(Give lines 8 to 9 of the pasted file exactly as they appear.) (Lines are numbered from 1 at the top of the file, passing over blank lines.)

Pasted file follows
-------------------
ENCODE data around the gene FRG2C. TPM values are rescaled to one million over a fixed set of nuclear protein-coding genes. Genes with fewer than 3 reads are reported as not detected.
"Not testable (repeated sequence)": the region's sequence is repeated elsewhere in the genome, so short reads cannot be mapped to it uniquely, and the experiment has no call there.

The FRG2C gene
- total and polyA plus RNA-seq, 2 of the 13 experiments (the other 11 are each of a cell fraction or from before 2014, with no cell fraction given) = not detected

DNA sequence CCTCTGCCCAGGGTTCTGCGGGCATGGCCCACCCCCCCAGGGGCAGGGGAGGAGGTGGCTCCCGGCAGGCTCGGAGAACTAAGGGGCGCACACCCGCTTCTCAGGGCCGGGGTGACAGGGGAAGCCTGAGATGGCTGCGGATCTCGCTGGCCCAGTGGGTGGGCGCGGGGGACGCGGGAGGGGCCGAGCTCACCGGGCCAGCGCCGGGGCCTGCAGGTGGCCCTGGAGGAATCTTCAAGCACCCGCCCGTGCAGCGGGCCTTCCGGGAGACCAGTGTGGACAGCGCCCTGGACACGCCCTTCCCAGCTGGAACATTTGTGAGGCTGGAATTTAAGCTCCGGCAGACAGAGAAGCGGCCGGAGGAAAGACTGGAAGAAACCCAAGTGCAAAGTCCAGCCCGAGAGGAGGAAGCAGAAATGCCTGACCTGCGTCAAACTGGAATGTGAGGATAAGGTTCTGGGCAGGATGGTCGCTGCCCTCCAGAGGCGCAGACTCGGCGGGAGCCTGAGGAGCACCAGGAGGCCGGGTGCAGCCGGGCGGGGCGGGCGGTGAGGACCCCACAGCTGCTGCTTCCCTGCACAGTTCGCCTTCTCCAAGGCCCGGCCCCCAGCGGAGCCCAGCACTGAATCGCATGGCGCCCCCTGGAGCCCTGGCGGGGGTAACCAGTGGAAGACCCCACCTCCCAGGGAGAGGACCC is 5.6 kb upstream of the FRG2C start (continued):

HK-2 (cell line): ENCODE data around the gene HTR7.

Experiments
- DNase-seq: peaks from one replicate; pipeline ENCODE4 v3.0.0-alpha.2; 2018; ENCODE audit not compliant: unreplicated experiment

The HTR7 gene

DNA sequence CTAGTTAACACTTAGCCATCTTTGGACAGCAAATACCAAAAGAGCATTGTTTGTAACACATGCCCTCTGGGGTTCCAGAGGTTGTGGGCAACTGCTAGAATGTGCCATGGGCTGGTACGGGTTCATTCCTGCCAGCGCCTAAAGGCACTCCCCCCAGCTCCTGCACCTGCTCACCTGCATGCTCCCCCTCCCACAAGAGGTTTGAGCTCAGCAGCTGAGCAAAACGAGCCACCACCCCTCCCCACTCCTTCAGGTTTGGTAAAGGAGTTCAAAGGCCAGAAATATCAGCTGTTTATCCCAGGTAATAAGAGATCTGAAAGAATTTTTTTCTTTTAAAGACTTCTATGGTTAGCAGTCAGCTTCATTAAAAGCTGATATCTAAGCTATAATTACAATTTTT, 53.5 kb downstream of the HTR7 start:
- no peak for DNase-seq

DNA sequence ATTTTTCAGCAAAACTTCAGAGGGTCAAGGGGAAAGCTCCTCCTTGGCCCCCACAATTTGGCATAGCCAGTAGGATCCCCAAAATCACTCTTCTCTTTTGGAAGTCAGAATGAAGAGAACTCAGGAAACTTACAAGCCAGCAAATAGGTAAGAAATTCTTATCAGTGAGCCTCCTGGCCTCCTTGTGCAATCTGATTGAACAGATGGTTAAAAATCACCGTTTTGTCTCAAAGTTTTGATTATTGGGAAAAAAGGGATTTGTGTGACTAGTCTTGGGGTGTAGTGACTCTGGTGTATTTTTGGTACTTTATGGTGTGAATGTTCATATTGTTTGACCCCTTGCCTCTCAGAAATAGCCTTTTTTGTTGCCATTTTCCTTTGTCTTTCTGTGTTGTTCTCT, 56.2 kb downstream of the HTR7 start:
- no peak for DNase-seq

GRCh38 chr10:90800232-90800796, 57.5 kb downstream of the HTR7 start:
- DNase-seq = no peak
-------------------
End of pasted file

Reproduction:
- DNase-seq: peaks from one replicate; pipeline ENCODE4 v3.0.0-alpha.2; 2018; ENCODE audit not compliant: unreplicated experiment

The HTR7 gene